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You were writing about UPDATED teen-series outperforming Gripen. That doesn't fit the earlier Swiss and Finnish competitions. My point was that if you posit Typhoon and Raphale as pricing themselves out of the teen-series replacement business, the same goes for F-35.

I fear the new Franco-German fighter, if it comes, will be just as costly. The Swiss and Brazilian governments decided to settle for what they saw as good enough, like the USA decided against the more capable Airbus tanker in favour of the cheaper Boeing tanker. Both met requirements, outperforming the requirements wasn't important enough - or so has been communicated.
 

SpudmanWP

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Arjen said:
I fear the new Franco-German fighter, if it comes, will be just as costly.

It will cost a lot more due to:
1. "Too many cooks in the kitchen" in the same way that caused the split of France from Eurofighter.
2. It can never be made in the numbers & rate at which the F-35 is being built so it can never match the F-35's price if it tries to match it's capabilities.
3. It's development cost will be much higher per airframe due to lower numbers of planes that can be built.
4. Two engines
 

sferrin

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Arjen said:
You were writing about UPDATED teen-series outperforming Gripen. That doesn't fit the earlier Swiss and Finnish competitions. My point was that if you posit Typhoon and Raphale as pricing themselves out of the teen-series replacement business, the same goes for F-35.

Except that neither of those two are being built in anything like the planned F-35 numbers so that doesn't necessarily follow.
 

LowObservable

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So where does RAND conclude that the Europeans had priced themselves out of the "teen-series replacement market"?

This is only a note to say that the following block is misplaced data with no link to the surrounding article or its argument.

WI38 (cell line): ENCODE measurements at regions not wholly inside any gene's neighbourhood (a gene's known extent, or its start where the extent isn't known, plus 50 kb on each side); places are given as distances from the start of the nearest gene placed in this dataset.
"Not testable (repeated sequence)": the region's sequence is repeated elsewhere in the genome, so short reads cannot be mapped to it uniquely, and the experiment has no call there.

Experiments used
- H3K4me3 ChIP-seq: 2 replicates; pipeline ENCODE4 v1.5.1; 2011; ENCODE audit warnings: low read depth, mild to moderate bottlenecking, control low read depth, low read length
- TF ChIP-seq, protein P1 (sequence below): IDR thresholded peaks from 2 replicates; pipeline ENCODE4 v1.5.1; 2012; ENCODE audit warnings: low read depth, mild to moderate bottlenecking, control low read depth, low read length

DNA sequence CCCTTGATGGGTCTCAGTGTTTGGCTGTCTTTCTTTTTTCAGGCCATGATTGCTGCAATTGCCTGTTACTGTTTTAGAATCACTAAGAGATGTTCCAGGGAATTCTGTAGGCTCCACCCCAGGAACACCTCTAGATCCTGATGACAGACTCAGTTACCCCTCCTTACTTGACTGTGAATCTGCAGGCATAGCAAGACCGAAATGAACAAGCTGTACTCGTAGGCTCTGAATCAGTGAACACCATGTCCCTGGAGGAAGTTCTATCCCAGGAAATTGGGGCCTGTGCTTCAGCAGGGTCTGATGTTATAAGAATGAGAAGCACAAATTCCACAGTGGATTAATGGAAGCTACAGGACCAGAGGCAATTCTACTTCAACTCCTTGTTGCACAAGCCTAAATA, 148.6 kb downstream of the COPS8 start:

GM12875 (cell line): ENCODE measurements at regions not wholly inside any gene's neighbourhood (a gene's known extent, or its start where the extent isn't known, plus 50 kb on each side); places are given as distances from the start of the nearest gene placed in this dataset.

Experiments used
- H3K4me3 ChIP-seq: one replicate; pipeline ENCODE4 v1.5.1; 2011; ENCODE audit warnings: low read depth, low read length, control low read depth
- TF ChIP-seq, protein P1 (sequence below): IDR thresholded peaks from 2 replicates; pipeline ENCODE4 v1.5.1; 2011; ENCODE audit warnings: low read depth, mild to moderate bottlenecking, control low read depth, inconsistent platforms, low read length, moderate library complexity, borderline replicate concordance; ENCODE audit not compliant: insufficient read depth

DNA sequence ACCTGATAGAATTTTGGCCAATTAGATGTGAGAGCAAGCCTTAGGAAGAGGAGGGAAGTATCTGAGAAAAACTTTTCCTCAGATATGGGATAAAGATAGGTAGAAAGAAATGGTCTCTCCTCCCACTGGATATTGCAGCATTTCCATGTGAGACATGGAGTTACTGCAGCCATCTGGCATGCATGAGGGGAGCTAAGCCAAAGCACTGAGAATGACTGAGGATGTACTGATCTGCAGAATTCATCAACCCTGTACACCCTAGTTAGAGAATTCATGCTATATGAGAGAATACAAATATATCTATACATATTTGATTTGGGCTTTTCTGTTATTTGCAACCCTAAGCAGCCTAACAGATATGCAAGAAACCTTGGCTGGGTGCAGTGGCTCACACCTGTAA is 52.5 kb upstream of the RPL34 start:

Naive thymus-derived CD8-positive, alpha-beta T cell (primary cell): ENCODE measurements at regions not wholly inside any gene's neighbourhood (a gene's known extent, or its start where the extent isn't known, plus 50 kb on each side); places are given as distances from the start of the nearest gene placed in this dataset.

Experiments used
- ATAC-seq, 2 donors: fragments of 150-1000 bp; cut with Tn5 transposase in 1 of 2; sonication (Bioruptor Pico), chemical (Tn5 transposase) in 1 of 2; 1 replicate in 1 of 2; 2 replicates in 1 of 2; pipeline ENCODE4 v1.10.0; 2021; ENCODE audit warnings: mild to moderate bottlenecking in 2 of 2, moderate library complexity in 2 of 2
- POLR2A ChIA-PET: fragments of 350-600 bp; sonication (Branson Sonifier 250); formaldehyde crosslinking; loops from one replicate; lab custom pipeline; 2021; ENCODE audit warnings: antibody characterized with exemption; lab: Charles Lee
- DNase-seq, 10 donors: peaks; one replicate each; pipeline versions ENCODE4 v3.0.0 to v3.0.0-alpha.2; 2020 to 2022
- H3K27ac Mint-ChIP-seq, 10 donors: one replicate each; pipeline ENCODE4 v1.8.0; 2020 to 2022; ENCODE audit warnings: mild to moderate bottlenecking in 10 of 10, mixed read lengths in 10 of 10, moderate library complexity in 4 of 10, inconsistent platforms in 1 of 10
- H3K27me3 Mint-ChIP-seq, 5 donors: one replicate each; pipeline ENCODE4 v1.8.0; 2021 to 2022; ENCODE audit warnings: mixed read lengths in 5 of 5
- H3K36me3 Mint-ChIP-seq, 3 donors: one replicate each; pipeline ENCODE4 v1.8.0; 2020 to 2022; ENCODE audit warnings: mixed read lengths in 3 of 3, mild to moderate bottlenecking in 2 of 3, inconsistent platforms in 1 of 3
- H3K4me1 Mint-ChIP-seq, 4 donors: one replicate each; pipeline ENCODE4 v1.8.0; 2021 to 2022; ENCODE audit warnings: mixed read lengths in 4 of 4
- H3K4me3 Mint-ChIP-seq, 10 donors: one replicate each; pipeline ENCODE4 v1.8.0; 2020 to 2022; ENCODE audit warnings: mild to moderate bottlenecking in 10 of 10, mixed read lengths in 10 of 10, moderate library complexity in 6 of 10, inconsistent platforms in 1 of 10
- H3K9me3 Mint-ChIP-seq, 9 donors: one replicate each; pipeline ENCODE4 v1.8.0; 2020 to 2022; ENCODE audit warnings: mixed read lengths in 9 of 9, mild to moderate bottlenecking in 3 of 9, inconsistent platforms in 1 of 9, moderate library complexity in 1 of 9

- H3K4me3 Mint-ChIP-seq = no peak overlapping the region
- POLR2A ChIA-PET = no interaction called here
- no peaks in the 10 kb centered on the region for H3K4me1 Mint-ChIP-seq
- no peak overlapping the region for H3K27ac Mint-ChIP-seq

That doesn't seem to be what is being said here:
 

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SpudmanWP

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LowObservable said:
So where does RAND conclude that the Europeans had priced themselves out of the "teen-series replacement market"?

Your own example shows it.

The "gray threat" can be taken seriously only if the new European fighters are likely to be sold in significant numbers outside of Europe (they were not).
In the uncertain strategic global environment that is evolving in the wake of the Cold War, it is difficult to predict the likely sales prospects for these fighters. However, three basic points can be made. First, several of the key European governments and contractors involved in these programs appear to be more committed than ever before to promoting foreign sales and seem determined to do whatever it takes to win export orders (they were not since they "bowed out" of several competitions claiming "it was already in the bag for the US"). Second, the export price of these fighters will likely be broadly competitive with U.S. fighters available for export (again, they were not). Third, a large potential market outside of Europe exists. As a result, it is probable that major export orders for one or more of the new European fighters will eventually be won.

History shows that they were not able to meet the goals of price.
 

red admiral

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SpudmanWP said:
Which is still being produced at a rate much lower than FRP.

There's pretty small reductions in cost due to leaner curve effects over 200 aircraft. A further 5-10% reduction in F-35 UPC doesn't come remotely close to matching the ~50% cost differential cf Typhoon in the Korea competition.
 

SpudmanWP

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EF was eliminated before a final contract was signed so the only thing they ever officially offered was a vague "bid".

However, if you look at actual contracts signed, the F-35 has been far cheaper than the F-18E, F-15E, Eurofighter, and Rafale.